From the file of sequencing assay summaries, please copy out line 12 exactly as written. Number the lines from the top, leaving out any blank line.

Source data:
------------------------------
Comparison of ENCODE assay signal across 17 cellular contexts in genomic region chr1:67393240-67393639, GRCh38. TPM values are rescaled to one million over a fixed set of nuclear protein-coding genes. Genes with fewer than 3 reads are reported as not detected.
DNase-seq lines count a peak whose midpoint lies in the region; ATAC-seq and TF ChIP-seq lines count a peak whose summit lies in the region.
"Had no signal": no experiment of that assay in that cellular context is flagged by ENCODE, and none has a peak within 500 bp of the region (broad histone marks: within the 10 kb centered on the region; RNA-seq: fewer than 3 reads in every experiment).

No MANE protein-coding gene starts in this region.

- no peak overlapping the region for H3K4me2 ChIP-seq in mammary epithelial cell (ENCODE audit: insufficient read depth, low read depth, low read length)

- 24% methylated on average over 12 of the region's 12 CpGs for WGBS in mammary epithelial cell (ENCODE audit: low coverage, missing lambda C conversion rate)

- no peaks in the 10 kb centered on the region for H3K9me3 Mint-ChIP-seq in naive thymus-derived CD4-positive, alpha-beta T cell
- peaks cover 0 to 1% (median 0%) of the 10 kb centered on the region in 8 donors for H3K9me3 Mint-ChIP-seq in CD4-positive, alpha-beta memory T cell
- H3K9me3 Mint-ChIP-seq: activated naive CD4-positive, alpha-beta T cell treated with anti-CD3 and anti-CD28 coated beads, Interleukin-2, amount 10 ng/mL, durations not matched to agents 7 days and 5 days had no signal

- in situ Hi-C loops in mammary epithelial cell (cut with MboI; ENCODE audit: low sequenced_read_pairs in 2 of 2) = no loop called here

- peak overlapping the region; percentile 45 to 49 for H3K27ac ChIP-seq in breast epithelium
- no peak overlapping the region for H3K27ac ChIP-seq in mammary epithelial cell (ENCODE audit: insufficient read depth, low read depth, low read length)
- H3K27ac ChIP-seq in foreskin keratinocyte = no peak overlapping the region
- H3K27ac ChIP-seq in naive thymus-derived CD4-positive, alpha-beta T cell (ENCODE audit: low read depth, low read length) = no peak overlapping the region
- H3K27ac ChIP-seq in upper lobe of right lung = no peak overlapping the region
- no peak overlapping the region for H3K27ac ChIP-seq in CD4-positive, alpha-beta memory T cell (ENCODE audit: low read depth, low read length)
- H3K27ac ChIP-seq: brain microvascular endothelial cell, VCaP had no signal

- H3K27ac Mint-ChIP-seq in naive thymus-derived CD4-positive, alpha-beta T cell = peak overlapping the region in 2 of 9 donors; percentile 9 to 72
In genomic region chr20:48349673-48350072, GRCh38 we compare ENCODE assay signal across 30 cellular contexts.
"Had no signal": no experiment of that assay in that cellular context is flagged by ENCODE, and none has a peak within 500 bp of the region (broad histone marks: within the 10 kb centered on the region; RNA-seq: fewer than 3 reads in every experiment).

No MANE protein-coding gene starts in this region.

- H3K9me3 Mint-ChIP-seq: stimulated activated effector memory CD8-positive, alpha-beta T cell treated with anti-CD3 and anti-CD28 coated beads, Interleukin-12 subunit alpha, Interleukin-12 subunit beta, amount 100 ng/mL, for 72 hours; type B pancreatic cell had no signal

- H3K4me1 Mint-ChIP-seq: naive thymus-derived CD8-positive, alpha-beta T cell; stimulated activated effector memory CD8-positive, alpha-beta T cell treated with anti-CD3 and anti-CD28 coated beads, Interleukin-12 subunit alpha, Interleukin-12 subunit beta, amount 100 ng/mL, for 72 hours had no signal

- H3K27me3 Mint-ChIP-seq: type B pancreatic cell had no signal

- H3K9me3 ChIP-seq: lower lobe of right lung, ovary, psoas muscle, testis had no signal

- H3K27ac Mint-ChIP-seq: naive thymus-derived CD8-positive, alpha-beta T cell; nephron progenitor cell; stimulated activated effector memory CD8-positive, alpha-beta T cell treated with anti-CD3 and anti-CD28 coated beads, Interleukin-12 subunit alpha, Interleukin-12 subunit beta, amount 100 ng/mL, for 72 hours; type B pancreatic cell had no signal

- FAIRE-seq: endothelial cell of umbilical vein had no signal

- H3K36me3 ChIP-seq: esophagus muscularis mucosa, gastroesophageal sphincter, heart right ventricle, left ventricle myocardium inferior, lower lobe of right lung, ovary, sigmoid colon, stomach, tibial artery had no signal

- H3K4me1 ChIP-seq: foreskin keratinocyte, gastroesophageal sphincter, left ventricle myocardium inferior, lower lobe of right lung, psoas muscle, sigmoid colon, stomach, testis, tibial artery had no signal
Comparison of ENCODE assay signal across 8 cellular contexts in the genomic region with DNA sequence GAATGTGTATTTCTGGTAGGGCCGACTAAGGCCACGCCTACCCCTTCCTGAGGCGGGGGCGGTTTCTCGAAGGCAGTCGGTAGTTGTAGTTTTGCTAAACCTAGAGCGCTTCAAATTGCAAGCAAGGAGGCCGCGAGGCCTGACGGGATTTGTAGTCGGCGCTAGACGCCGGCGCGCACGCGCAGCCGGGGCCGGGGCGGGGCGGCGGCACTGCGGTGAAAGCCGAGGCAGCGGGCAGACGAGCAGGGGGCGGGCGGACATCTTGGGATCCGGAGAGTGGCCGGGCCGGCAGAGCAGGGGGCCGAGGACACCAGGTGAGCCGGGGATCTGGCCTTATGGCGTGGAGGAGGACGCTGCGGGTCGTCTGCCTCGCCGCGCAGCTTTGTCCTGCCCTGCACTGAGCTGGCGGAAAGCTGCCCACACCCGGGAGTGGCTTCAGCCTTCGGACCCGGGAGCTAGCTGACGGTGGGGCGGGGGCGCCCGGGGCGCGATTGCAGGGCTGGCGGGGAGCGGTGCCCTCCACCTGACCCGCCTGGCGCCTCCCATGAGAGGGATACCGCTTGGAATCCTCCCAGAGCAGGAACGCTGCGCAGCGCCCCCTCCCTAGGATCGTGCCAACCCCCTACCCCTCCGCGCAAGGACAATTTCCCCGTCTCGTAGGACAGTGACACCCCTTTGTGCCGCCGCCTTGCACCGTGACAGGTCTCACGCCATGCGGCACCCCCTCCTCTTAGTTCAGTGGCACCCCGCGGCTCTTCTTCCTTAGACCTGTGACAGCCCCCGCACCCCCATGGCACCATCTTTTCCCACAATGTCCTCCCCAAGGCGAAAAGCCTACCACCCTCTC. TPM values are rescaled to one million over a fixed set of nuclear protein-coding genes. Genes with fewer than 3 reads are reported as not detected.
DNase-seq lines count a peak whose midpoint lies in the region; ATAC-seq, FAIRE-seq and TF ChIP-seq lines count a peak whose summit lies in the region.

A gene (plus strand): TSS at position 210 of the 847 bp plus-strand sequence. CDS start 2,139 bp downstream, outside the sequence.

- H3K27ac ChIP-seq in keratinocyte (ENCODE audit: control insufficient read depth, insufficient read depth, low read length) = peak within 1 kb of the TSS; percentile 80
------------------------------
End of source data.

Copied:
- no peak overlapping the region for H3K27ac ChIP-seq in mammary epithelial cell (ENCODE audit: insufficient read depth, low read depth, low read length)